Tips for Working From Home (with Kids)

I’ve had the blessing and privilege of working from home for over 5 years now, and most of that time, we have also homeschooled our kids. So, while everyone else is adjusting to the new circumstances of attempting to slow down a pandemic, I’m in the curious situation of not having anything change much from my normal day to day.

Here are some tips based on the things I have learned. I’m not perfect, and so I don’t follow these tips 100% of the time myself, but when I do, my quality of life has been much, much higher.

Take daily walks outside

Preferably, get some sun. If it’s been dreary, take Vitamin D.

Have a dedicated space to work

Even if it’s just the corner of your bedroom. Leave your computer (and your work) in that space. It doesn’t belong in the living room, nor at the dinner table, nor in your bed.

Embrace interruptions from your kids

They are the main reason you are even working to begin with, so it is pretty silly to treat the thing you are doing on their behalf as more important than them.

Sometimes, you will have to buckle down and focus, so set those clear boundaries beforehand, but more often than not, they will not be interrupting something critical. Sometimes they just want to show you a picture they drew, and it takes less than 15 seconds.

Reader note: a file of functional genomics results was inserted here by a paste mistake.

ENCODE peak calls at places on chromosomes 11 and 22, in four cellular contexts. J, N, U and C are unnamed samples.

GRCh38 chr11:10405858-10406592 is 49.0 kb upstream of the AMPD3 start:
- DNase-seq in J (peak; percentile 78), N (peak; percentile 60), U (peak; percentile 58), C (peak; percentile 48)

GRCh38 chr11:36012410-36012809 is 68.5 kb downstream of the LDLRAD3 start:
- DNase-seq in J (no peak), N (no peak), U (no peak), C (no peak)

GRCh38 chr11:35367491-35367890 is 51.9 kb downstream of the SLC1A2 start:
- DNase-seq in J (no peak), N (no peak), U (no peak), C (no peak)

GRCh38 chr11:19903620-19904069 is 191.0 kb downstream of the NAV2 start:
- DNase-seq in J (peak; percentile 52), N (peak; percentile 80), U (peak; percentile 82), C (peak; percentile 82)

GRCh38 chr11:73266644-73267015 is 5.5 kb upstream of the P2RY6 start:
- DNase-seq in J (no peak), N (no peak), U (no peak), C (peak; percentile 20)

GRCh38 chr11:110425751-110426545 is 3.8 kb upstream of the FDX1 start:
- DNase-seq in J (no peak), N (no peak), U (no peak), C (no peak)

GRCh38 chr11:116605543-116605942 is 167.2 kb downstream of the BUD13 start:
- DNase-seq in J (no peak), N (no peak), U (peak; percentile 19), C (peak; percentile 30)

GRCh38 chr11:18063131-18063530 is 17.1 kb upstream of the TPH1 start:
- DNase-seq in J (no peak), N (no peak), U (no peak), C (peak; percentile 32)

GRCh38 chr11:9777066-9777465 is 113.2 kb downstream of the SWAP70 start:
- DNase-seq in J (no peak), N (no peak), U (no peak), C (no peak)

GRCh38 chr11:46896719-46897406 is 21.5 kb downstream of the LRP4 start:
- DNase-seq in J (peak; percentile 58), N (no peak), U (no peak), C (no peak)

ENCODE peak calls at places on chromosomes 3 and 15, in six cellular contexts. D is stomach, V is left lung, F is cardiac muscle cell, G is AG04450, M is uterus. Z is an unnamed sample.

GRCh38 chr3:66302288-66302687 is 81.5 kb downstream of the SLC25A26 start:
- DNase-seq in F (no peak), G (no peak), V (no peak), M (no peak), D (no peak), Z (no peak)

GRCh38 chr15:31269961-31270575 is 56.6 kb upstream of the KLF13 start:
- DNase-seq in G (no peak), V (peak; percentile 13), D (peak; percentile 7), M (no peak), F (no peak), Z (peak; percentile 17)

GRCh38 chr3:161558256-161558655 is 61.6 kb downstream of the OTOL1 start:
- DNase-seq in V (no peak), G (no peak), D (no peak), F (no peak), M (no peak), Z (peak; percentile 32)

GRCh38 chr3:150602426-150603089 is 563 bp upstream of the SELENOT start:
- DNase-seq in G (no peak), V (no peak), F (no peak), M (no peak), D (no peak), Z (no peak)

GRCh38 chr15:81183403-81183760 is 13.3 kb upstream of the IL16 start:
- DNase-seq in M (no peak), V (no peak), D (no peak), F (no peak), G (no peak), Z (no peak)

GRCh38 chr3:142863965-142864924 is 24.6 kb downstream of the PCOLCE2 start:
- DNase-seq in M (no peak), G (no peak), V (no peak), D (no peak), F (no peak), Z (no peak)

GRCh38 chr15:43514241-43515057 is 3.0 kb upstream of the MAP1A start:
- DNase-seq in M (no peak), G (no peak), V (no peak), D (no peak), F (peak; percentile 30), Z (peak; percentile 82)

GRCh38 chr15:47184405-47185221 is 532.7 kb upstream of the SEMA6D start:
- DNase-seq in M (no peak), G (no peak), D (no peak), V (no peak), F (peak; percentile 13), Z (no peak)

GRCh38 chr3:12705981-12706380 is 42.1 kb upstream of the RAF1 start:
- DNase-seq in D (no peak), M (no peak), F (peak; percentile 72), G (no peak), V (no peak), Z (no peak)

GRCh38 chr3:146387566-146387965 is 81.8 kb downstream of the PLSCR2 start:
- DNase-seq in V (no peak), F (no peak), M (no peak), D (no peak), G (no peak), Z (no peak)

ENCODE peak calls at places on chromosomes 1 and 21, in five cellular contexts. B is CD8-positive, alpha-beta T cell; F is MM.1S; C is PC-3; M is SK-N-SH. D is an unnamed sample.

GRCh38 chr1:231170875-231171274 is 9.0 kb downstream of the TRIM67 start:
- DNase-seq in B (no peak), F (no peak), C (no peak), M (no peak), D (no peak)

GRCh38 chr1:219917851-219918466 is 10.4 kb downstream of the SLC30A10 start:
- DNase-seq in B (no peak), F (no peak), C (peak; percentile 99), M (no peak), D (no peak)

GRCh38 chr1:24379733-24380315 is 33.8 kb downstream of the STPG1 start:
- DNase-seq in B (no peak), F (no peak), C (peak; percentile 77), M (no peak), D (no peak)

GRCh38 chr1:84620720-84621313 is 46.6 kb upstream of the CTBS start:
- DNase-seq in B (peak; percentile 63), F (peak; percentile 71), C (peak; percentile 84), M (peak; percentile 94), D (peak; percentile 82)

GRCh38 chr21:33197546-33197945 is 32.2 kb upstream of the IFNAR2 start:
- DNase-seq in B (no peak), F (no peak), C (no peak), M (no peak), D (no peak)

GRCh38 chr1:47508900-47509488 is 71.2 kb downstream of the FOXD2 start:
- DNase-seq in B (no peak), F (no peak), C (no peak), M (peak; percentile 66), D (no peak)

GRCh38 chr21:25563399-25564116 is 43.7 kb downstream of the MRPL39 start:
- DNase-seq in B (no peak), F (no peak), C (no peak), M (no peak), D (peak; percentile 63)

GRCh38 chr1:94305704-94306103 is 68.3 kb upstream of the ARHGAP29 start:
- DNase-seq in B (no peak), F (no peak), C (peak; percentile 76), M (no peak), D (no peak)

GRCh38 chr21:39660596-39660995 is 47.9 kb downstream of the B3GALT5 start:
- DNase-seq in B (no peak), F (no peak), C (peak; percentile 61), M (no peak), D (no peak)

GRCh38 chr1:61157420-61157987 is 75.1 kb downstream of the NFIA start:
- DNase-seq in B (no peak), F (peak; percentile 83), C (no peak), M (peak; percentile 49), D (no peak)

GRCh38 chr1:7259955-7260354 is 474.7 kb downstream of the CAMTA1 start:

Have a special hand signal to wave them off if you are on the phone. Lock your door. Whatever. This saves you from losing your patience and getting angry over dumb things.

And that’s it. Those are the tips, distilled down to the most critical.

Bonus Tip: Home Education

As a bonus, don’t expect your kids to keep to an extremely strict schedule while they are being educated at home. It just leads to your exasperation, and their frustration. Regimented schedules with strict time tables might be necessary when trying to wrangle large groups of children, with a high teacher to child ratio, but they don’t have to be the law of the land in your house.

It’s OK if they don’t start until 10:00 AM. It’s OK if they take a 2 hour break after lunch. It’s OK if you don’t cover every single subject every single day. It’s also OK if you go to a four-day school week. You are in charge. It’s your house. They’re your kids. Each one is different. Embrace the flexibility, and don’t let it break you. Maybe read to them out loud a little more.

It is truly amazing what a kid can learn and experience in just 2 hours in a given day. Don’t let the tyranny of mismatched expectations weigh you down.

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